Students showcase their art in exhibition

Glasgow senior Wes Buchanan stands in front of his artwork currently on display in the art gallery in the Fine Arts Center. Buchanan is a graphic design and studio double major. JOSH MAUSER/HERALD

Hannah Bushon

Lexington senior Megan Hensley has been formally studying art for four years, but she said she’s been doing “crafty” things her entire life.

Hensley has four pieces of her artwork on display at this month’s Student Juried Exhibition in the fine arts center gallery.

The art department’s yearly exhibition brought on another wave of successful pieces, said Kristina Arnold, assistant art professor and the gallery director.

The exhibition runs until Nov. 19.

Each year, students submit work to be judged by a new pair of jurors, Arnold said. Of this year’s about 250 submissions, 45 studio art and 30 graphic design pieces are on display.

The chosen jurors are generally teachers at neighboring institutions, she said.

Arnold said the selection process is unique because different jurors will always select different pieces.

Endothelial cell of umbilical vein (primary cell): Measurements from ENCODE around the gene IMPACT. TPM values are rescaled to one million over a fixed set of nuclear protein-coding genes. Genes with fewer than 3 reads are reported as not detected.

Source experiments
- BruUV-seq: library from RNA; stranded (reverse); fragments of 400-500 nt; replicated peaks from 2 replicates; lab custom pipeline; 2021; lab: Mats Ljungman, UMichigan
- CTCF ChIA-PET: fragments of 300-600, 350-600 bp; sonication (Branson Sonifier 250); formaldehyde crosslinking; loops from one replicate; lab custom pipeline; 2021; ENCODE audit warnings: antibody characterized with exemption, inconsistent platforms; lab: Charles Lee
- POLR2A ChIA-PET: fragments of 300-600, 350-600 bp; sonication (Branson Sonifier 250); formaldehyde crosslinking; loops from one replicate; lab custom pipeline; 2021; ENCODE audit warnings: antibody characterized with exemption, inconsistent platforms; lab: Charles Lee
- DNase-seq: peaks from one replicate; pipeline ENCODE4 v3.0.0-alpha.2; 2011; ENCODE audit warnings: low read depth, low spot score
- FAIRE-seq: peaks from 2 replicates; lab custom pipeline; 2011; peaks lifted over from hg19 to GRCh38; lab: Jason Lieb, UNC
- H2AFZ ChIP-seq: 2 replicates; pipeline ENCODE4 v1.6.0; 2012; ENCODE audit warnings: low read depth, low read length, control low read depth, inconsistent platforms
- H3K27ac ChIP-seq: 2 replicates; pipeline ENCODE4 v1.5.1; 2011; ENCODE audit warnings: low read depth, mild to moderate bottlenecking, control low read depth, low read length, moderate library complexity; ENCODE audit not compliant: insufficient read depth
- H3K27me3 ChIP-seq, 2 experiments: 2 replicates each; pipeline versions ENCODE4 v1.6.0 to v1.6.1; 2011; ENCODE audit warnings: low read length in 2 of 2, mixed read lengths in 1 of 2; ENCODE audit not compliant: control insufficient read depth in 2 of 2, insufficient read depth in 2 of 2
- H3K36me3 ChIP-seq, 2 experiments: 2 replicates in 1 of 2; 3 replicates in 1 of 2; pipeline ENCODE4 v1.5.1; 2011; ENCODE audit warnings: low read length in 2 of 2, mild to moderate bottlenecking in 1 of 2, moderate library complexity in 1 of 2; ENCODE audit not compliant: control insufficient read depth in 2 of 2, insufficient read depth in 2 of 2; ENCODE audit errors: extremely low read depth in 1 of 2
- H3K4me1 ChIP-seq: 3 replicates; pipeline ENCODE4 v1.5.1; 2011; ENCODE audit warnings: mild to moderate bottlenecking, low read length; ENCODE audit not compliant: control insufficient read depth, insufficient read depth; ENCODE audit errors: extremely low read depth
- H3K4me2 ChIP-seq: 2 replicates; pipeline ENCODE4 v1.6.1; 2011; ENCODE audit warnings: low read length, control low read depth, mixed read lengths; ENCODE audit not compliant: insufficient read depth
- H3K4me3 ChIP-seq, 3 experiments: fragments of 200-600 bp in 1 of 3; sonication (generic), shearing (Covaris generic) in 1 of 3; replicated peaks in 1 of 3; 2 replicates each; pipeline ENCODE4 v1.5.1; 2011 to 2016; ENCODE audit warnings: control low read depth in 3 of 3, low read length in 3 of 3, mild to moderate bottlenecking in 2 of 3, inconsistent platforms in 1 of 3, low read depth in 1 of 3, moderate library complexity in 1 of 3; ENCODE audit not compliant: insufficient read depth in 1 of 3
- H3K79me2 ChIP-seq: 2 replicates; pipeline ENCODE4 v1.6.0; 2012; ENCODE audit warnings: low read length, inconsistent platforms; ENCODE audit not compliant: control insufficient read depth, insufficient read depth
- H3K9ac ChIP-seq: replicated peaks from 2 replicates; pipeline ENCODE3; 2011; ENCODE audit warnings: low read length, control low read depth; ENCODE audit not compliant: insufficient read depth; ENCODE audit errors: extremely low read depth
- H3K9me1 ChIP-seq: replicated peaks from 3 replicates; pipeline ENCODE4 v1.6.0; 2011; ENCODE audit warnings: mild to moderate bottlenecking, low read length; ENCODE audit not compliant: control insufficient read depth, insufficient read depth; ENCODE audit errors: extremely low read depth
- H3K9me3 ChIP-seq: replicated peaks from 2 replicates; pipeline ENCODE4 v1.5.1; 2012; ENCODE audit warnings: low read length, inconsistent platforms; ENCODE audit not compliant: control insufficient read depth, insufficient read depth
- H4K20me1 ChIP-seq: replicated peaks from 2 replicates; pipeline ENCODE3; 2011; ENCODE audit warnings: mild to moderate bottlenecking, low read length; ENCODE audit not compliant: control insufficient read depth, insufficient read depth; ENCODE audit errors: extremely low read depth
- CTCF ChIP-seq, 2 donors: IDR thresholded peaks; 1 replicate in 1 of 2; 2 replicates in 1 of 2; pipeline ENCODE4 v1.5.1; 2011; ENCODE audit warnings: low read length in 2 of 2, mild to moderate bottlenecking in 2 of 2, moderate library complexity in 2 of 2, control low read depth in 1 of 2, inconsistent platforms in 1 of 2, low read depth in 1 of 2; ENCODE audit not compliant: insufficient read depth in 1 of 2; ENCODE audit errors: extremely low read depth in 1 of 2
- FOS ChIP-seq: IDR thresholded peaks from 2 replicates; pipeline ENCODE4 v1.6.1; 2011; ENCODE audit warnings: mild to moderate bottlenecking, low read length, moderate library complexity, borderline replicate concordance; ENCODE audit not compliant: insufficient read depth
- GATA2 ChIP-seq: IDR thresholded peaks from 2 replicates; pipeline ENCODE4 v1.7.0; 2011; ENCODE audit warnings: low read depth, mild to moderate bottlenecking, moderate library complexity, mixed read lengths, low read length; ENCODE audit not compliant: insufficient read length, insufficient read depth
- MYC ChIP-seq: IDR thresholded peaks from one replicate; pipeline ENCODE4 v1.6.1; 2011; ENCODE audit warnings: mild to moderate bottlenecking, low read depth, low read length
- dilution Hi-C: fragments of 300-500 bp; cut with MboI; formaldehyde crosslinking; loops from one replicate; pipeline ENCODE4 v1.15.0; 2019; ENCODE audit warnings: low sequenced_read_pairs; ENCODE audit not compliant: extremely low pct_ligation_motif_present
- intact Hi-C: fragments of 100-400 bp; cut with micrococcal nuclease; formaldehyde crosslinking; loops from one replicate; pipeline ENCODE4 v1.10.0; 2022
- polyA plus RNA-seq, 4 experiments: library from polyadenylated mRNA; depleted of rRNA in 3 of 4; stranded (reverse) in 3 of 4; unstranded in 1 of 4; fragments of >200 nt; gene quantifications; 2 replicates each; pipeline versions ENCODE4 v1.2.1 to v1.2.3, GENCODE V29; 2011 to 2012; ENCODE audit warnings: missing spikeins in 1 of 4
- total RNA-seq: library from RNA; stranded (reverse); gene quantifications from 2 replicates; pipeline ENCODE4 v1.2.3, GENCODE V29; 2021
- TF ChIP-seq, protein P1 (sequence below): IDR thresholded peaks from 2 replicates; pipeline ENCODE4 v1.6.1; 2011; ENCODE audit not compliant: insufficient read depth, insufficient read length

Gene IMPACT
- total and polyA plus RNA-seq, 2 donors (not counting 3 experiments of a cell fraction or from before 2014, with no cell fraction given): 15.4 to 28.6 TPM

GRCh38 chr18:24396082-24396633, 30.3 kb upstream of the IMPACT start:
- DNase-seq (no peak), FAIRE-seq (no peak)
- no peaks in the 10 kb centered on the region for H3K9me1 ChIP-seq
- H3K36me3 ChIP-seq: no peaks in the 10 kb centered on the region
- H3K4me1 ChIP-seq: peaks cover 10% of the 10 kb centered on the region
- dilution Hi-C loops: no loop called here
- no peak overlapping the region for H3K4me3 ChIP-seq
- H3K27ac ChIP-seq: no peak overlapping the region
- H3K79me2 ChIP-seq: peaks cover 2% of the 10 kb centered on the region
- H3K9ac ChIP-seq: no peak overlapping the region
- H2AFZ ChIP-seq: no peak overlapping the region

Hensley said she considered her involvement in the show a major accomplishment because the works are selected so anonymously.

She said shows like these give her a sense of validation and help her realize her work is “worth having people look at.”

Hensley hopes to continue her art career after college and said she felt honored to have had her work chosen by a professional.

Glasgow senior Wes Buchanan has five pieces on display in the show.

Buchanan has been creating art since high school and hopes to continue graphic design upon graduation.

Buchanan’s entries included a woven tapestry, a poster for his band and a logo for beer he brewed himself.

Arnold said the hardest part of being an artist is the preparation to show one’s work, because art is generally such a personal process.

“One of the things we try to do is prepare our students in all aspects of being an artist,” she said.

Displaying one’s work can be terrifying, especially when an artist knows it will be judged, Arnold said.

Arnold commended every artist who made a submission and said the show not only celebrates those whose work is chosen, but everyone who opens their pieces up to constructive criticism, as that is what helps artists move forward.

Hensley said the process of thinking out loud through art helps her deal with things that could otherwise be limited through language.

“I can’t verbalize it,” she said. “The process is what’s important to me.”

Arnold credits some of the professionalism of this year’s show with the Gallery Studies class she is teaching, because the class helped stage the art pieces.